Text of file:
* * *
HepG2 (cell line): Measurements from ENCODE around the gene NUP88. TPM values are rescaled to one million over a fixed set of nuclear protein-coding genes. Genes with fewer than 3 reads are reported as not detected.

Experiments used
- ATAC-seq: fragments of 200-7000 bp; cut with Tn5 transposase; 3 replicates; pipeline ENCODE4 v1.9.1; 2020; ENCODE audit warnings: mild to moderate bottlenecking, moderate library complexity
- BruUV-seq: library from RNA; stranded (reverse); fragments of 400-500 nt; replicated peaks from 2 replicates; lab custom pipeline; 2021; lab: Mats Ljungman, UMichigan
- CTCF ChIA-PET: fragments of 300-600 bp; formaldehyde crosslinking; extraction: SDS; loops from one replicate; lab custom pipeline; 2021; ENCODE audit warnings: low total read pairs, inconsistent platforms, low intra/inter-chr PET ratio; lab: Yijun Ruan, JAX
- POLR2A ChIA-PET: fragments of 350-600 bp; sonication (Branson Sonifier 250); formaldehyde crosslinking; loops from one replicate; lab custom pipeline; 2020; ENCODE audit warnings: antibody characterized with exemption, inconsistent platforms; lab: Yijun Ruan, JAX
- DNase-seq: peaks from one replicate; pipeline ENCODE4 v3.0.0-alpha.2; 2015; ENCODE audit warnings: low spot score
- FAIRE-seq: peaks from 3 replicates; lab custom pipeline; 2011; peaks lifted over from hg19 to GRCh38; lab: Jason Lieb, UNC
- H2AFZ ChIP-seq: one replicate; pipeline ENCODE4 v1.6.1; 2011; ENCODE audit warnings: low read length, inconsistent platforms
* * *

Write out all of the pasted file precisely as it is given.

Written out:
HepG2 (cell line): Measurements from ENCODE around the gene NUP88. TPM values are rescaled to one million over a fixed set of nuclear protein-coding genes. Genes with fewer than 3 reads are reported as not detected.

Experiments used
- ATAC-seq: fragments of 200-7000 bp; cut with Tn5 transposase; 3 replicates; pipeline ENCODE4 v1.9.1; 2020; ENCODE audit warnings: mild to moderate bottlenecking, moderate library complexity
- BruUV-seq: library from RNA; stranded (reverse); fragments of 400-500 nt; replicated peaks from 2 replicates; lab custom pipeline; 2021; lab: Mats Ljungman, UMichigan
- CTCF ChIA-PET: fragments of 300-600 bp; formaldehyde crosslinking; extraction: SDS; loops from one replicate; lab custom pipeline; 2021; ENCODE audit warnings: low total read pairs, inconsistent platforms, low intra/inter-chr PET ratio; lab: Yijun Ruan, JAX
- POLR2A ChIA-PET: fragments of 350-600 bp; sonication (Branson Sonifier 250); formaldehyde crosslinking; loops from one replicate; lab custom pipeline; 2020; ENCODE audit warnings: antibody characterized with exemption, inconsistent platforms; lab: Yijun Ruan, JAX
- DNase-seq: peaks from one replicate; pipeline ENCODE4 v3.0.0-alpha.2; 2015; ENCODE audit warnings: low spot score
- FAIRE-seq: peaks from 3 replicates; lab custom pipeline; 2011; peaks lifted over from hg19 to GRCh38; lab: Jason Lieb, UNC
- H2AFZ ChIP-seq: one replicate; pipeline ENCODE4 v1.6.1; 2011; ENCODE audit warnings: low read length, inconsistent platforms